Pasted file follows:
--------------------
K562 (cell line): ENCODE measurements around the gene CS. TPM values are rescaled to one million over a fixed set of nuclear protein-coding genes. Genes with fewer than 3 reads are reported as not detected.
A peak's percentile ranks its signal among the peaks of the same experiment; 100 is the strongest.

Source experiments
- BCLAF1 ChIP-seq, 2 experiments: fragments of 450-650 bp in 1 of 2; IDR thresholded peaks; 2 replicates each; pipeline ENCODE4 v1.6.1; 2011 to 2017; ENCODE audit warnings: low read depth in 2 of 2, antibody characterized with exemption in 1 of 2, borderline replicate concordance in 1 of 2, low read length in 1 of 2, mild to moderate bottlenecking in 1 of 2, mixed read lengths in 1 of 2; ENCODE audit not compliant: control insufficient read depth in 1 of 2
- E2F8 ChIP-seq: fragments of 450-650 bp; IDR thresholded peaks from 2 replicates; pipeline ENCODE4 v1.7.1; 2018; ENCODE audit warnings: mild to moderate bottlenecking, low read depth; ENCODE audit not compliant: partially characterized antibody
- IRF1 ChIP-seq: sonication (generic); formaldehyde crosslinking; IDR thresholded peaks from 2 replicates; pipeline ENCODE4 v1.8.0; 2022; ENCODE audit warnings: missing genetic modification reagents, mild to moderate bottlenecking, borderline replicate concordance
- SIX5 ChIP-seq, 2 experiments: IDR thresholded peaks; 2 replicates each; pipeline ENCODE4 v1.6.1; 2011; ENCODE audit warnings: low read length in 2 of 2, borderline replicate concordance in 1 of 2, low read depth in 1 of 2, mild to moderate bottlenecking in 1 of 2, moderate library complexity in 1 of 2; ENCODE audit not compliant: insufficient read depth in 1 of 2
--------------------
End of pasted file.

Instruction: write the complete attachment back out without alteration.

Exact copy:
K562 (cell line): ENCODE measurements around the gene CS. TPM values are rescaled to one million over a fixed set of nuclear protein-coding genes. Genes with fewer than 3 reads are reported as not detected.
A peak's percentile ranks its signal among the peaks of the same experiment; 100 is the strongest.

Source experiments
- BCLAF1 ChIP-seq, 2 experiments: fragments of 450-650 bp in 1 of 2; IDR thresholded peaks; 2 replicates each; pipeline ENCODE4 v1.6.1; 2011 to 2017; ENCODE audit warnings: low read depth in 2 of 2, antibody characterized with exemption in 1 of 2, borderline replicate concordance in 1 of 2, low read length in 1 of 2, mild to moderate bottlenecking in 1 of 2, mixed read lengths in 1 of 2; ENCODE audit not compliant: control insufficient read depth in 1 of 2
- E2F8 ChIP-seq: fragments of 450-650 bp; IDR thresholded peaks from 2 replicates; pipeline ENCODE4 v1.7.1; 2018; ENCODE audit warnings: mild to moderate bottlenecking, low read depth; ENCODE audit not compliant: partially characterized antibody
- IRF1 ChIP-seq: sonication (generic); formaldehyde crosslinking; IDR thresholded peaks from 2 replicates; pipeline ENCODE4 v1.8.0; 2022; ENCODE audit warnings: missing genetic modification reagents, mild to moderate bottlenecking, borderline replicate concordance
- SIX5 ChIP-seq, 2 experiments: IDR thresholded peaks; 2 replicates each; pipeline ENCODE4 v1.6.1; 2011; ENCODE audit warnings: low read length in 2 of 2, borderline replicate concordance in 1 of 2, low read depth in 1 of 2, mild to moderate bottlenecking in 1 of 2, moderate library complexity in 1 of 2; ENCODE audit not compliant: insufficient read depth in 1 of 2